Java was invented for embedded devices and was supposed to be C without pointers that could run anywhere. Not quite sure how it ended up as an Enterprise Server platform. marketing, I guess.


Logo[0] was my first programming language on an Apple IIe. I was in 2nd grade and I loved it. You had subroutines, but that's it. Essentially all state was visible (although you could do increasingly more magical-seeming things the more state you hid - a truism that has held since then). It was a lovely way to see the thread of execution.

What an amazing experience to read Papert's[1] Mind Storms[2] as an adult to understand the profound thinking behind Logo.

Why not teach Logo as the first programming language?

0. https://en.wikipedia.org/wiki/Logo_(programming_language)

1. https://en.wikipedia.org/wiki/Seymour_Papert

2. https://en.wikipedia.org/wiki/Mindstorms_(book)


We feel the same way! That's why we re-created Apple LOGO with 3D [adding UP / DOWN / R(oll)L(eft) / R(oll)R(ight) commands] support to make it more palatable to modern audiences...

http://octalyzer.com/downloads/

Any feedback you could give would be awesome! Thanks =)


While there is nothing wrong with adding up, down, roll, pitch, and yaw commands (I guess yaw is already provided by RT and LT) it feels like you are missing the point of LOGO when you make statements like these.

The turtle graphics are great at getting you sucked in, but the language is so much more powerful than that. Logo is a lisp and can be used to do many wonderful things in addition to turtle graphics


We are aware =) This is why we re-implemented the entire language syntax (not just turtle graphics).


One thing to consider when picking a language for someone's first programming experience: students like the 'language du jour' - it motivates them. I like the idea of using Basic/Pascal/Blockly/etc (and students like how easy those are) but about 3-4 weeks in they'll start to ask "Sooooo.... does anyone actually use this for real, in industry?". This tension between wanting something easy enough that students can handle it vs. wanting something that 'real' programmers use is common.

Picking a language like Java (and handing out starter files to overcome the required verbosity) is a nice way to go - it reduces the cognitive load to something they can reasonably handle AND it keeps the motivation of using a "real world language"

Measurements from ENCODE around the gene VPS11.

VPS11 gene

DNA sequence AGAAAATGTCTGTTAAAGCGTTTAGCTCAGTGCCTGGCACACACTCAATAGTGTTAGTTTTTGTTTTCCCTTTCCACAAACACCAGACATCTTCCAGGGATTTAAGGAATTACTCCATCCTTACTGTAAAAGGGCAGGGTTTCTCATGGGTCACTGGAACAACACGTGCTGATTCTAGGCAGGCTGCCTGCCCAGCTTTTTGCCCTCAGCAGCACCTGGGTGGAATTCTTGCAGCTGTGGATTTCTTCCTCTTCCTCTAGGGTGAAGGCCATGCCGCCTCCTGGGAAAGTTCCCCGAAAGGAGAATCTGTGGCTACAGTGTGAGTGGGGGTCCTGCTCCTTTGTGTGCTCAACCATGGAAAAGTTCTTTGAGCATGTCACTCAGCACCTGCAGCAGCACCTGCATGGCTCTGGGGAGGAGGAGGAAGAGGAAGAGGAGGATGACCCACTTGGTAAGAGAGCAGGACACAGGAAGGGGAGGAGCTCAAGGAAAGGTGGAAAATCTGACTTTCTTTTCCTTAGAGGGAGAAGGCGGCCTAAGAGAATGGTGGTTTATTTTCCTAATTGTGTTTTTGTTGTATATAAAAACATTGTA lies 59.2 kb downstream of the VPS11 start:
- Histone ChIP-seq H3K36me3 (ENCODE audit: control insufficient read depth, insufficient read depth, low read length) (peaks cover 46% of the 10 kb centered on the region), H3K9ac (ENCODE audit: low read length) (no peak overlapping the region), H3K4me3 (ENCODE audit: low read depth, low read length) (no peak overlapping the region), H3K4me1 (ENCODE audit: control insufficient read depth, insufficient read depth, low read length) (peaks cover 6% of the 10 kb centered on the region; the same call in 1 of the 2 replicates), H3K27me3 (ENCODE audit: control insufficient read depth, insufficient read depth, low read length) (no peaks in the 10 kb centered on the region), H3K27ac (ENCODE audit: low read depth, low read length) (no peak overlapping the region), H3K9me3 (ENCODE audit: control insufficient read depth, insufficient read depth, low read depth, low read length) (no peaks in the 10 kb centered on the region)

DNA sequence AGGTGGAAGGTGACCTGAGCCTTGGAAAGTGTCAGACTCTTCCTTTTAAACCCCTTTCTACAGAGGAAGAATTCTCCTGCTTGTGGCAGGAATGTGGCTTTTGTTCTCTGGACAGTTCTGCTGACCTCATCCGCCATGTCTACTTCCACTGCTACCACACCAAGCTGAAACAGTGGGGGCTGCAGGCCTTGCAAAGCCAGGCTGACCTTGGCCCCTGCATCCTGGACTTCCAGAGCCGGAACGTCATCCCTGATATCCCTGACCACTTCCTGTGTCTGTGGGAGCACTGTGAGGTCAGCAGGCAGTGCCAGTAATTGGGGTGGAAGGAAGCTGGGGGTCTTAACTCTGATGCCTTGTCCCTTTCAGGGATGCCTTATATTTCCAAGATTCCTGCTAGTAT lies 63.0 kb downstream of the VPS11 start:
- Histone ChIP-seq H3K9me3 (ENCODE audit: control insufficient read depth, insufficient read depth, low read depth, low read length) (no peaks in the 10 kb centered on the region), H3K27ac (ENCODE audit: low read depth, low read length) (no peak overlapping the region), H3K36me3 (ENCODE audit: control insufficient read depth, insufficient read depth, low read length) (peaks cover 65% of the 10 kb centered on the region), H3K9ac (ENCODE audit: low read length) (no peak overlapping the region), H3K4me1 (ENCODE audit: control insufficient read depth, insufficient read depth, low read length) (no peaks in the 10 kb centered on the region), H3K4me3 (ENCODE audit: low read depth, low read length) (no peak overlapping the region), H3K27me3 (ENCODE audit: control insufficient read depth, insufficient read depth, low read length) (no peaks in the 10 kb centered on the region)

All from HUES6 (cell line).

Disagree 100% and that's because I've helped and seen many juniors who learn ruby or JavaScript first not actually understand what they're doing. More so ruby, FWIW.

Examples: in junior ruby engineer, even some mid level, the confusion between local variables and attributes causes huge amounts of confusion. I don't know how many times I've asked "why is this an instance variable?" to a response being the sound of crickets.

Things like attr_* in ruby cannot be appreciated until you know why they're there. In more verbose languages like Java you're forced to understand from the beginning. Yes, there's more to learn before you get started but once you've learned it you're capable.

Learning Java was a huge "aha!" moment for me after having spent years with ruby. I've known others who express the same.

I think developers who don't learn a language like Java first hit a very hard and tall walls at some point in their learning and advancement.

Java also is much better, IMHO, language to learn design patterns in, because there is often no shortcuts provided by syntax to "prevent" or circumvent them. Also an added bonus is that the example you're reading is likely to be in Java.

I used to think scripting languages were great for learning to program but my tune has changed as I've progressed over the last decade. I now think they inhibit learning at a certain point because they lack the rigidity needed to demonstrate more advanced techniques to the learner.

I love ruby, it's in my damn username, I just don't like it as a first language these days.


I disagree. Yes, Java is verbose, but all this verbosity makes sense.

I think it is better to write more code, but be able to understand it and reason about it, than write one line and rely on all magic under the hood (having no idea how it works).


> But all this verbosity makes sense

The thing is, a person learning a first programming language doesn't understand it and cannot reason about it. They're more interested in "why do we use a for loop" and "what's an int?" and less interested in "How do these static objects work?".

But I agree with you to an extent. Eventually the hand holding has to stop, we have to take the training wheels off, and they're going to have to fall a few times. But it's easier to get back up after you've had training wheels, because you know what it feels like to ride a bike.


Or for younger programmers (pre-college) a learning oriented language like Processing where you can gently move into java, and get to do graphical and interactive programming quickly seems to be a better option. As a teen, the lack a excitement from learning to write to files and handle text input killed my initial enthusiasm for programming and had me go first into the sciences instead. Whereas, I still find it very satisfying to be able to make interactive graphics in a few lines of code in a way that text output or static webpages never will for me.